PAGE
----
This doesn’t mean sharing our research is a waste of time. It provides valuable information about the social, economic and environmental effects of doing business; again, it changes the milieu. But it’s highly unlikely that people will read it and change what they do, which is a far more complex process.

Changing attitudes and action

Much research has been devoted to the question of how, and how not, to influence people’s responses to the threats posed by climate change.

Michael Mann is wary of scare campaigns as a motivating force. Bob Costanza and colleagues suggest that scare campaigns from scientists and activists alike are not the answer to weaning us off our addiction to an unsustainable lifestyle.

There’s research to suggest that enlisting the help of a trusted community member might be an effective alternative. Having an advocate present benefits of a low-carbon lifestyle, framed around community issues like energy security rather than climate change, has had some success.

Such an approach could help provide a way to take action for people who know about the science but whose political affiliations and values position them at the climate denial end of the spectrum, regardless of their knowledge.

However, it may not help those of us whose political affiliations and values are aligned with acting on climate change, yet still find it hard to act.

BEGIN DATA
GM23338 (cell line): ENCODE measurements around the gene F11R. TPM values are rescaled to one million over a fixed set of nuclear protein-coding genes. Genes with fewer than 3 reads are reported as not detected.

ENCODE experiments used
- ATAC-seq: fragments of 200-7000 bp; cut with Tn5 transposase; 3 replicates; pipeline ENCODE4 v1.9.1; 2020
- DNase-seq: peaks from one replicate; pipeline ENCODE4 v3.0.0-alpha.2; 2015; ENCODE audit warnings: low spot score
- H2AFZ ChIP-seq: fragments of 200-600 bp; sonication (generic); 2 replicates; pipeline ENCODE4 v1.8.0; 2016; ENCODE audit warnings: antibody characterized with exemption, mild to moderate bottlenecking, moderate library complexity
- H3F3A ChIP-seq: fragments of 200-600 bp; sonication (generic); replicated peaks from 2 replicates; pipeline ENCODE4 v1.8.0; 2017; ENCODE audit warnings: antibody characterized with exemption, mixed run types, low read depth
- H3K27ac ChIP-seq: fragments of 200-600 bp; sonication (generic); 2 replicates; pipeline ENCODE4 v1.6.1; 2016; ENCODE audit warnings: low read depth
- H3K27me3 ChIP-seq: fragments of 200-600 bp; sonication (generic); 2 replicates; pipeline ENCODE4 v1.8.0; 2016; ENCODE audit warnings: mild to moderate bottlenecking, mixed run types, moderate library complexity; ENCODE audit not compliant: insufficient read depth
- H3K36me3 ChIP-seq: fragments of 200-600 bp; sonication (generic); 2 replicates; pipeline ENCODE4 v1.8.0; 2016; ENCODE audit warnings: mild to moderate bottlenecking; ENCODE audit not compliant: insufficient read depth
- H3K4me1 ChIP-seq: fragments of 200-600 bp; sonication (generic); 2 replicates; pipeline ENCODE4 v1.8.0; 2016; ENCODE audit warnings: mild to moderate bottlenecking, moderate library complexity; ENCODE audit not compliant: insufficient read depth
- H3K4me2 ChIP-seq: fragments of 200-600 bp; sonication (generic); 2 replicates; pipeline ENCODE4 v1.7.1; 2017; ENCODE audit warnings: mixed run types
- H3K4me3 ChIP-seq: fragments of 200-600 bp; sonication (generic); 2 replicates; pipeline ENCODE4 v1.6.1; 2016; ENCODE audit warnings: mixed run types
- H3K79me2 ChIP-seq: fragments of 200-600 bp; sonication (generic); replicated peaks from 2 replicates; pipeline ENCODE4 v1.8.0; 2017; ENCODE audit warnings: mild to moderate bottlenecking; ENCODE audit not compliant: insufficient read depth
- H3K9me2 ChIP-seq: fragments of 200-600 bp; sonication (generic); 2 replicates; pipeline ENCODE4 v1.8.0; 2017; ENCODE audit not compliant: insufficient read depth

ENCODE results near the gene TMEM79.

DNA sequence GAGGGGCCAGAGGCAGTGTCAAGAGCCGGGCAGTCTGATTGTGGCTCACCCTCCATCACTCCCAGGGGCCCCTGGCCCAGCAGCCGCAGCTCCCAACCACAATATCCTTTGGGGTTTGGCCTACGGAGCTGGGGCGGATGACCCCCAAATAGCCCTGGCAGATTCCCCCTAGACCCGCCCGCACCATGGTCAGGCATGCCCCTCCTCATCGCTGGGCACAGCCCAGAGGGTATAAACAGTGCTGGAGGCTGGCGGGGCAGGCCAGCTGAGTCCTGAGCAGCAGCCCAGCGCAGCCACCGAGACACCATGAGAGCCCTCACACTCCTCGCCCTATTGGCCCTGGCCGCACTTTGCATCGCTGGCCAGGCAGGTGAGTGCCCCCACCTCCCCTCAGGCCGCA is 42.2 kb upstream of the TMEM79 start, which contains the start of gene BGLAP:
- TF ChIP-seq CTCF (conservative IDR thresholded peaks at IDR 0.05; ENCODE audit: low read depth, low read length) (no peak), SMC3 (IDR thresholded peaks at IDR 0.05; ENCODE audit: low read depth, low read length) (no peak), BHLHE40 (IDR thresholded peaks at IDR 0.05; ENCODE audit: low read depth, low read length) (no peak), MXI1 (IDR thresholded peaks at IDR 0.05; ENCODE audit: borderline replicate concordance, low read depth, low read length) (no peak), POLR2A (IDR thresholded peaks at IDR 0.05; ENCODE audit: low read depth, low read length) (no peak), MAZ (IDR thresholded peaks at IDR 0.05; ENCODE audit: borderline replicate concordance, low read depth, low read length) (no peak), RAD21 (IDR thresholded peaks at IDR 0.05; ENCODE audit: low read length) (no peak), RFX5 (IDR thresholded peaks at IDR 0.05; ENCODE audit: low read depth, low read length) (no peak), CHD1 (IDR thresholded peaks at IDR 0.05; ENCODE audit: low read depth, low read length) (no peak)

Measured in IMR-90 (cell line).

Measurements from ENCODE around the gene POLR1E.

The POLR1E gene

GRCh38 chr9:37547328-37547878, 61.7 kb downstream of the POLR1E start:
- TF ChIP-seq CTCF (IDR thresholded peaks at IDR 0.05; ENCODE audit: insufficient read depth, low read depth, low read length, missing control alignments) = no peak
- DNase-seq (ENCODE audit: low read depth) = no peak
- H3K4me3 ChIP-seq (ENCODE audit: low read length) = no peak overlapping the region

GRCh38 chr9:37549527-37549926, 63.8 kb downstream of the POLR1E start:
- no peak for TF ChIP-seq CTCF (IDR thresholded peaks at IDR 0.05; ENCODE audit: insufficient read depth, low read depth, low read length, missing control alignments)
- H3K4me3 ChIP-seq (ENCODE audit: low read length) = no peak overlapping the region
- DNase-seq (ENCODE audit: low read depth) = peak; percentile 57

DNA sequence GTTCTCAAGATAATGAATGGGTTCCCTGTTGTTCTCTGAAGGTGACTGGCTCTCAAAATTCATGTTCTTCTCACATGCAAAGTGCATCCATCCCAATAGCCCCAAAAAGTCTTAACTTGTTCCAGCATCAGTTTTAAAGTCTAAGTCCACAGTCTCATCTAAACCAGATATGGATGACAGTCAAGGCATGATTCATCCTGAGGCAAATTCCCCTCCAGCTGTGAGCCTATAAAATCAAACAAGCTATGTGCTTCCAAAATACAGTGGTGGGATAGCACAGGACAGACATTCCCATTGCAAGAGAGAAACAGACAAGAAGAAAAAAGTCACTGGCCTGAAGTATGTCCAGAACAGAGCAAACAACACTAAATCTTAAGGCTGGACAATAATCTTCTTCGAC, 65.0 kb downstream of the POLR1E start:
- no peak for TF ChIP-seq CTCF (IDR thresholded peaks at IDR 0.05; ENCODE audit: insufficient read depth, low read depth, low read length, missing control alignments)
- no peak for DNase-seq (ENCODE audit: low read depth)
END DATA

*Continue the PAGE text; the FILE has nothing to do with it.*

Probably more pertinent to our case is research showing that our actions on climate change are circumscribed not only by the political and cultural contexts that we inhabit but also by the infrastructure provided by them. That’s because this infrastructure forms the milieu that enfolds our lives.

So, where to from here?

If this is the case, then resolution to my first problem might require a significant change to the web of edifices that support my lifestyle. It would take a climate-friendly government with a narrative that normalises action on climate change to make it easy for me to survive in the group and live a low-carbon lifestyle.

Sweden provides an example of what this could look like. For many countries, though, a shift in the national narrative might seem impossible.

In Sweden, a rare example of a rich nation with low emissions, Hammarby in Stockholm is a model of environmentally friendly city development.